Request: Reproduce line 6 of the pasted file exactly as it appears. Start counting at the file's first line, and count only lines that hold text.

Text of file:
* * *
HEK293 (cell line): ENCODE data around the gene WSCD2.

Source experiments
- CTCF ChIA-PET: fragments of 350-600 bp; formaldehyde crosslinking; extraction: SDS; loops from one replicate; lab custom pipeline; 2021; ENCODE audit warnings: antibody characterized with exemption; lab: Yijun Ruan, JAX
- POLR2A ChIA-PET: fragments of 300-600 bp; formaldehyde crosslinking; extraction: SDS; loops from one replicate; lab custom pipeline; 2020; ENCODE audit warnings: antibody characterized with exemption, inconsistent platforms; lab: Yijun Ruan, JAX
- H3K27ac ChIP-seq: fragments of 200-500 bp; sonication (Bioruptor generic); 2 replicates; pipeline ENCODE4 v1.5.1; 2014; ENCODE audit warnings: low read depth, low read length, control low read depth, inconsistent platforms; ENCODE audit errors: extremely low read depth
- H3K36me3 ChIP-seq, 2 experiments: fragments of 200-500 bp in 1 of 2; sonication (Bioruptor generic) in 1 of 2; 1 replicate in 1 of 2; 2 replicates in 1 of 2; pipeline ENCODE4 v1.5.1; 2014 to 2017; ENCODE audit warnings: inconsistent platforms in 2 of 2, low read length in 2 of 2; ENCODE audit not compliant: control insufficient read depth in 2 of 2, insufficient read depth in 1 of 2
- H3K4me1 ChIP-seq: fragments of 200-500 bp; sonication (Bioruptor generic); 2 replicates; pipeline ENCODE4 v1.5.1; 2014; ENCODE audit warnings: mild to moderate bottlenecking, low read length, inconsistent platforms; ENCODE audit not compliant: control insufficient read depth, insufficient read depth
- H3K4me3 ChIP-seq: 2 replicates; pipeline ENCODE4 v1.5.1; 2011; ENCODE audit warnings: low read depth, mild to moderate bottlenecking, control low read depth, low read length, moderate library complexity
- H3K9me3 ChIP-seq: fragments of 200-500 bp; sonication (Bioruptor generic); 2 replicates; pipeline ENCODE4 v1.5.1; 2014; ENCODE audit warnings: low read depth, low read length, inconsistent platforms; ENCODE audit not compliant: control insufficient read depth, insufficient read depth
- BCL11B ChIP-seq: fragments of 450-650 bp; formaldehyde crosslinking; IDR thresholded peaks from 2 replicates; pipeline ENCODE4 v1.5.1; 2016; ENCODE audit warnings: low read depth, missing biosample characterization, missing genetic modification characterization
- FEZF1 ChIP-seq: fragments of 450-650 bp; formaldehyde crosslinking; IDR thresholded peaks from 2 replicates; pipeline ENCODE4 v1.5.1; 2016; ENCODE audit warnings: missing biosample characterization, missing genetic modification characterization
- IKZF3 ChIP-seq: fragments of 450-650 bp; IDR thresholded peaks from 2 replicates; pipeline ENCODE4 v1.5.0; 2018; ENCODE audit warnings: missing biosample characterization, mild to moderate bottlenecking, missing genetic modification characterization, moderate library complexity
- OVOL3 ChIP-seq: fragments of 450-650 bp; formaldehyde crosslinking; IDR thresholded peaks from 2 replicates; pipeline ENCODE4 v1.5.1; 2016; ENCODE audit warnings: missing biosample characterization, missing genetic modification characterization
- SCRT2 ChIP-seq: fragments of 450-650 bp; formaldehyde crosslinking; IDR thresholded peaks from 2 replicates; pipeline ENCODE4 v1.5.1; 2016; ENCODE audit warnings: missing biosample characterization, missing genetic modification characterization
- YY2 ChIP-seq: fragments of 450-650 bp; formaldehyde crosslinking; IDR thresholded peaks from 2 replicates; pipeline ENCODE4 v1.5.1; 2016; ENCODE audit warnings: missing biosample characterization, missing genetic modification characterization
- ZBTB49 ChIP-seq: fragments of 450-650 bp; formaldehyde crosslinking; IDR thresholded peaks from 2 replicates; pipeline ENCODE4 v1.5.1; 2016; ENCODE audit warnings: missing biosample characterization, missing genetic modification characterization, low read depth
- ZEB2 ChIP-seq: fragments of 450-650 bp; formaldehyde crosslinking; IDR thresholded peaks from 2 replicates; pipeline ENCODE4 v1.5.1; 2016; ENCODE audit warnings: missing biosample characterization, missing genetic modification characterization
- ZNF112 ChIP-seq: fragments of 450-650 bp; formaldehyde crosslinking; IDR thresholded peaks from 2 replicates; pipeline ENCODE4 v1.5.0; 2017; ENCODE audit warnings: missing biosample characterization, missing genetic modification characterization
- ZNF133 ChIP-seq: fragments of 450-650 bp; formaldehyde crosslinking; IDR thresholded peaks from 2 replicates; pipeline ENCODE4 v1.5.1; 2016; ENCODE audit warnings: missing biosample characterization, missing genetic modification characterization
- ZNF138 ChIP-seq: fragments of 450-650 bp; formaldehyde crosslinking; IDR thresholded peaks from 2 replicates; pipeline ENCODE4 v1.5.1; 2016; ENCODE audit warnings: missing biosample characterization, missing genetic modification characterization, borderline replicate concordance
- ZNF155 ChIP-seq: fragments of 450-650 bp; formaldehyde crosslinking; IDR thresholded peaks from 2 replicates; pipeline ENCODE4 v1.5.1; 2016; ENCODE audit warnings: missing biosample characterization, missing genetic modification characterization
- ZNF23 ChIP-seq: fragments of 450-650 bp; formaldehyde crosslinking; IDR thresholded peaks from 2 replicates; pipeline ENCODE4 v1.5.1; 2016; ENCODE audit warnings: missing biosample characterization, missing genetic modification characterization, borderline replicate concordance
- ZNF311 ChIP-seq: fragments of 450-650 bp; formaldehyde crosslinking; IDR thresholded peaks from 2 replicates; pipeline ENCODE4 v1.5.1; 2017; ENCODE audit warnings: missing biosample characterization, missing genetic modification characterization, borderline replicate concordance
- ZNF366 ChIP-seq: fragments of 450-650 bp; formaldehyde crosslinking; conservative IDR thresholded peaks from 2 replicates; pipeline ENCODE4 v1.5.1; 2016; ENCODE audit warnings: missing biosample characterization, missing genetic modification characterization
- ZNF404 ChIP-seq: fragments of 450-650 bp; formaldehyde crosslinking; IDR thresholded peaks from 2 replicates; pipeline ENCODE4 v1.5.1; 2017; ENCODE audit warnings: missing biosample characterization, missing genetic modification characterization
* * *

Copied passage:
- H3K36me3 ChIP-seq, 2 experiments: fragments of 200-500 bp in 1 of 2; sonication (Bioruptor generic) in 1 of 2; 1 replicate in 1 of 2; 2 replicates in 1 of 2; pipeline ENCODE4 v1.5.1; 2014 to 2017; ENCODE audit warnings: inconsistent platforms in 2 of 2, low read length in 2 of 2; ENCODE audit not compliant: control insufficient read depth in 2 of 2, insufficient read depth in 1 of 2